- Ethics and how these can tie us in knots. The aliens here are conservers of both life and materials and so they clean up near space and use only robotic entities for entertainment in situations that are likely to end in perceived (by the audience) destruction. This combination of ideals is central to the terrible consequences that ensue.
So the subtext of No Animals is ethics, ignorance, honest mistakes and their implications, bullying disguised as tradition, and gender role stereotyping. I am a fan of ethics, I understand how people make mistakes, but I abhor remediable ignorance, bullying, and unwarranted gender based pigeon-holing of individuals. This story took a bit of a pop at all that and yes, thank you, I feel a lot better now!
- NO ANIMALS WERE HARMED… – by Suzanne Conboy-Hill (everydayfiction.com)
Another little dose of weird:
After a while, with the streets and parks getting less cluttered, it started to look as if some cosmic recycler had dropped by to tidy us up. So then people stopped using the bins and just hung about with their cameras waiting for their banana skin or whatever to take off.
Zouche has been away for a while but now it’s back with its lovely graphics and varied content and I’m delighted to be back too [see A Tale of Two Sixties 2011].
This has been a hoot – a new prompt every day and a right old clamour to get something out. Getting on the selected list – and who knows how these were picked but if you’ve been to a festival you’ll be thinking drink must surely have been involved – was a bonus, especially for those of us stretching our necks to for a sniff at that rarefied air! Where mine made it to the list, I shamelessly took screen shots (well wouldn’t you, really?) so here they are:
- Edinburgh Book fest marks 30th with bumper sales (scotsman.com)
That brave lady, Folly Blaine, is wrestling most expertly with a canny orange tabby and a maverick veterinary ‘researcher’ in ‘Cat Nav’. Up in podcast so you don’t have to try to pronounce ‘prestidigitator’ even in your head.
‘Oars for Legs’:
It’s very embarrassing to have a spasm in the middle of a – how shall we say – romantic interlude. Even more so when you have succeeded in trapping your paramour by the genitals and pinned him up against the wall. Cerebral palsy can be a bugger sometimes.
Out on Full of Crow: disability positive with a giggle and a smidgen of nearly-there science.
Do you remember ‘No Arrests in 2039′ on Every Day Fiction? No? Great – it’ll be all fresh when you listen to the podcast then! And you might think twice about falling crime statistics …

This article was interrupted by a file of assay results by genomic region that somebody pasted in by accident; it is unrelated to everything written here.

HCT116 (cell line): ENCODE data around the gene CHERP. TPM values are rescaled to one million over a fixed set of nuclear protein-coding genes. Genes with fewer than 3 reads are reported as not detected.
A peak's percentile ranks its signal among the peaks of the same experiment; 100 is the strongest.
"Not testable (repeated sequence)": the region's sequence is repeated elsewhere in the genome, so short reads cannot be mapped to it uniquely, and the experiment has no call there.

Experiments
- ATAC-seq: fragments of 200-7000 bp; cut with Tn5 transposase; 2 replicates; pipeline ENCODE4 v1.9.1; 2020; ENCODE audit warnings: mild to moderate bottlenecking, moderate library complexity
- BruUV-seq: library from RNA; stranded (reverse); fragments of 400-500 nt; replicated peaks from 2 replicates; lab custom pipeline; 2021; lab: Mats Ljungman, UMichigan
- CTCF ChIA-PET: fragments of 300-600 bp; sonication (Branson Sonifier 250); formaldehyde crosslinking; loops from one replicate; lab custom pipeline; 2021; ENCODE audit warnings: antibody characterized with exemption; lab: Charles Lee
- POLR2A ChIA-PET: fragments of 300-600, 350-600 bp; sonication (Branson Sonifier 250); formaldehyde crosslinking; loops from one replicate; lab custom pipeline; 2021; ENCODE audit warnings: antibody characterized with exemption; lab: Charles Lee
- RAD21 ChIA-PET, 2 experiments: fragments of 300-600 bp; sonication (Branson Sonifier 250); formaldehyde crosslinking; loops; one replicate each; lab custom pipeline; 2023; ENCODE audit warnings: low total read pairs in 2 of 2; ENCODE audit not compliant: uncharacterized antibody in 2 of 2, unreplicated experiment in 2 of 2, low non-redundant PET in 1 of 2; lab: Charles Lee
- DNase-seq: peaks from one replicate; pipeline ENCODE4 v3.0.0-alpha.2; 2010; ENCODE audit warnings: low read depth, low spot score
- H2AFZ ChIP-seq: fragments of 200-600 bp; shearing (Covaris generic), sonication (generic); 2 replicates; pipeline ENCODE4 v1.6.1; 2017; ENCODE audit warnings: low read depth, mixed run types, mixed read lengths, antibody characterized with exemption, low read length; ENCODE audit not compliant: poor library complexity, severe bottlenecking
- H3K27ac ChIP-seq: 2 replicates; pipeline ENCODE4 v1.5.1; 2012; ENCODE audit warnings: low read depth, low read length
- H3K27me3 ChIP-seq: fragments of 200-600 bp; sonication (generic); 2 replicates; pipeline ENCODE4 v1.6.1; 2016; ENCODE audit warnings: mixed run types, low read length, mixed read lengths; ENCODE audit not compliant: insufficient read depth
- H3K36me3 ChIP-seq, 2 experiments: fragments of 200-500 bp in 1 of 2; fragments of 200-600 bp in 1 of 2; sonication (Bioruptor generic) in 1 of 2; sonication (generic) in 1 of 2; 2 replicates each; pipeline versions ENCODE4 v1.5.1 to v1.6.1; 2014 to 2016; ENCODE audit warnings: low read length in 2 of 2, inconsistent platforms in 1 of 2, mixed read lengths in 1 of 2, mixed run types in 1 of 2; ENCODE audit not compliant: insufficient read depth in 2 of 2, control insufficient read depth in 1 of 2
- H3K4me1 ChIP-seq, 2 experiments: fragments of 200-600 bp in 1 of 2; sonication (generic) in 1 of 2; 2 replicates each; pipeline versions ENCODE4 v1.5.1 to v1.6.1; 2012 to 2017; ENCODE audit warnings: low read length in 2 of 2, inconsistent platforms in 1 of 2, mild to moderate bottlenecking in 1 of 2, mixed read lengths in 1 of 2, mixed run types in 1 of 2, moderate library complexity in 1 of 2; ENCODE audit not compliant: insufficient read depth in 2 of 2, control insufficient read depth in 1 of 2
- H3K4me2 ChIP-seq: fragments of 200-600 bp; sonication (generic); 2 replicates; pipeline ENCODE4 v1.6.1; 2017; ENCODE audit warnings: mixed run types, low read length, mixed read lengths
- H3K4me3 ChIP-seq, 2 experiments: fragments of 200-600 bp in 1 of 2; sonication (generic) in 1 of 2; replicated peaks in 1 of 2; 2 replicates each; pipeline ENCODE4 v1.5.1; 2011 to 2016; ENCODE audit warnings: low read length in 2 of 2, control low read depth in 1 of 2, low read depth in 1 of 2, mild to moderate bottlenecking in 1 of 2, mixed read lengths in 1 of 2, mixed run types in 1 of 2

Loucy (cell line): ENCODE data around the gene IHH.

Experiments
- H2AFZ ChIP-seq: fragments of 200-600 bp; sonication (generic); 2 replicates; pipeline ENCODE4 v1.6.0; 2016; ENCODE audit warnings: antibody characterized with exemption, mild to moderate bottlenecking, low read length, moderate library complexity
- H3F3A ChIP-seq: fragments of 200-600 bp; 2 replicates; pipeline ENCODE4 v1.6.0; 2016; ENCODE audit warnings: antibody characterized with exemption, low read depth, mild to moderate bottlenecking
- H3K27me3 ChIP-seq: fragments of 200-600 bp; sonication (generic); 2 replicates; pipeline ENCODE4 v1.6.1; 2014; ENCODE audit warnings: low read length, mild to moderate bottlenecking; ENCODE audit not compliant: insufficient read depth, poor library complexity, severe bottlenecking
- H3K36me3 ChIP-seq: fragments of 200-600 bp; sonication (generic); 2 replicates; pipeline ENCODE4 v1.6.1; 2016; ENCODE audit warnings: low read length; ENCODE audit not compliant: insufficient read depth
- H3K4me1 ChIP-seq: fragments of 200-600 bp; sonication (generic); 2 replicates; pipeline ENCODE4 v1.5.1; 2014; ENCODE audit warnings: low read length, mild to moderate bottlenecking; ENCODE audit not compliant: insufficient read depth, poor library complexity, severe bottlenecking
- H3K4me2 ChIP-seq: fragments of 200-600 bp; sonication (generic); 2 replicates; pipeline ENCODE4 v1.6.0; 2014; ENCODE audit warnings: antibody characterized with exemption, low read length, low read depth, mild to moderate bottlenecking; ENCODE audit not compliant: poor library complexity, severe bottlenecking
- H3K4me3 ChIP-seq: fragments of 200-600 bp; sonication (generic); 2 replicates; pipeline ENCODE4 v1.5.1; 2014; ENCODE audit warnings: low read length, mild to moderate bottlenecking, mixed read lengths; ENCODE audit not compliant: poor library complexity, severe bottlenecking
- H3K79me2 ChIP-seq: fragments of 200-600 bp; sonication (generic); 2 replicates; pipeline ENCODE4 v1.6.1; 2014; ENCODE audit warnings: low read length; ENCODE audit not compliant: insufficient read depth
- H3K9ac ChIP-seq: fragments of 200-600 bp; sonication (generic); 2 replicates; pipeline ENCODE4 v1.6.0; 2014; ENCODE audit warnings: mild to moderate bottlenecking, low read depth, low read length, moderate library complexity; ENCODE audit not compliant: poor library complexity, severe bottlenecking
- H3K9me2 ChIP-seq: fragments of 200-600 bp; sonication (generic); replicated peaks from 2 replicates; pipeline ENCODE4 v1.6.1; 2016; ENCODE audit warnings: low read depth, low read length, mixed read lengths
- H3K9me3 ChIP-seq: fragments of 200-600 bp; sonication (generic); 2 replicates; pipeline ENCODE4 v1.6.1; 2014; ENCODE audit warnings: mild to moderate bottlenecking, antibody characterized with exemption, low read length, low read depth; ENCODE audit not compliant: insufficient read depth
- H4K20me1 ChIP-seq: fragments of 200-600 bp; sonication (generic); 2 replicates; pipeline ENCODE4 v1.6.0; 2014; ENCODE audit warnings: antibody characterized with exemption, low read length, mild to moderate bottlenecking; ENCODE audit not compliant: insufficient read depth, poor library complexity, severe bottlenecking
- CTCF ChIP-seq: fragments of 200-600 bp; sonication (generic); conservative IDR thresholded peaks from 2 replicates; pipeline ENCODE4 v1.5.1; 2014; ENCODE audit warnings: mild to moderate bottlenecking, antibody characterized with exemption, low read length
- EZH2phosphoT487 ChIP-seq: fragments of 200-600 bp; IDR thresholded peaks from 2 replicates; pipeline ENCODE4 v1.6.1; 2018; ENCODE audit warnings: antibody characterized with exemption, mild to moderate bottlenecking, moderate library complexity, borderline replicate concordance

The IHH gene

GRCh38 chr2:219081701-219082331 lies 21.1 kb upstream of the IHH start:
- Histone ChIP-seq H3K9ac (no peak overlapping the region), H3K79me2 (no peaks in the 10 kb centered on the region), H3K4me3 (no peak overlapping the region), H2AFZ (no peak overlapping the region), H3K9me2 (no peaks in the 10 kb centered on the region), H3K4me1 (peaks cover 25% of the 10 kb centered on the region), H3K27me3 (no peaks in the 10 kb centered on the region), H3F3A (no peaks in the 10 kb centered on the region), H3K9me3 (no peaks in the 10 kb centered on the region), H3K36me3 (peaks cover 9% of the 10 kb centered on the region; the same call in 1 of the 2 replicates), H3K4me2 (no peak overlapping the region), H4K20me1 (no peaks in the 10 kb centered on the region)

‘When Izzy’s eyelids got burned off, she had to watch all the time without blinking – apart from the frog-lick that slides across side-to-side, but you can see through that so there’s no escape and she’s been watching since Jinty started making the dance. ‘ In Lancaster university’s 2013 anthology of MA creative writing. Contributors are part time and distance students. ‘Dance to the Wild Ice’ is set in the same world as ‘All the Birthdays‘ and it’s on P5. Go on, unsettle yourself!
Speckles in the Sky is a tiny piece of magical realism I wrote for a friend’s retirement, because, obviously, I’ll do anything to get out of trying to think of something witty to say in three square millimetres on a card. It starts like this:
‘Coming on nicely,’ said the man jogging by. ‘Nearly there.’
Lynda turned to check out the source of this odd intrusion. Her heels spun and she almost lost her balance; damn council, leaving the pavements in disrepair. She twisted back again and found herself rotating the other way, like a rapper’s disc on a concrete turntable. Maybe it wasn’t the pavement, maybe it was the wine …
And it finishes over on TPS.
Some people had trouble downloading the report on PDF (How many characters can a short story accommodate 2 pdf) and some quite rightly don’t trust documents from the internet, so here it is in glorious WordPressy HTML! For the (obviously erudite and entertaining) preamble, go here.
How many characters can a short story accommodate?
We have all read novels in which entire dynasties of personnel are detailed, each individual with their own plot arc from the tiniest bit player to the central character. The theory goes that a novel has time and space to introduce us to them all, to elaborate them and make their role memorable, although some do resort to glossaries which seems to be a tacit acknowledgment that the burden on memory may be a little too great for most.
For short stories – and probably especially flash fiction – there is less time for such elaborations and probably less tolerance of guiding footnotes, never mind appendices, and so the received advice is to have no more than three characters. This is clearly aimed at reducing the potential for confusion and distraction that a greater number might bring but what is the evidence for that?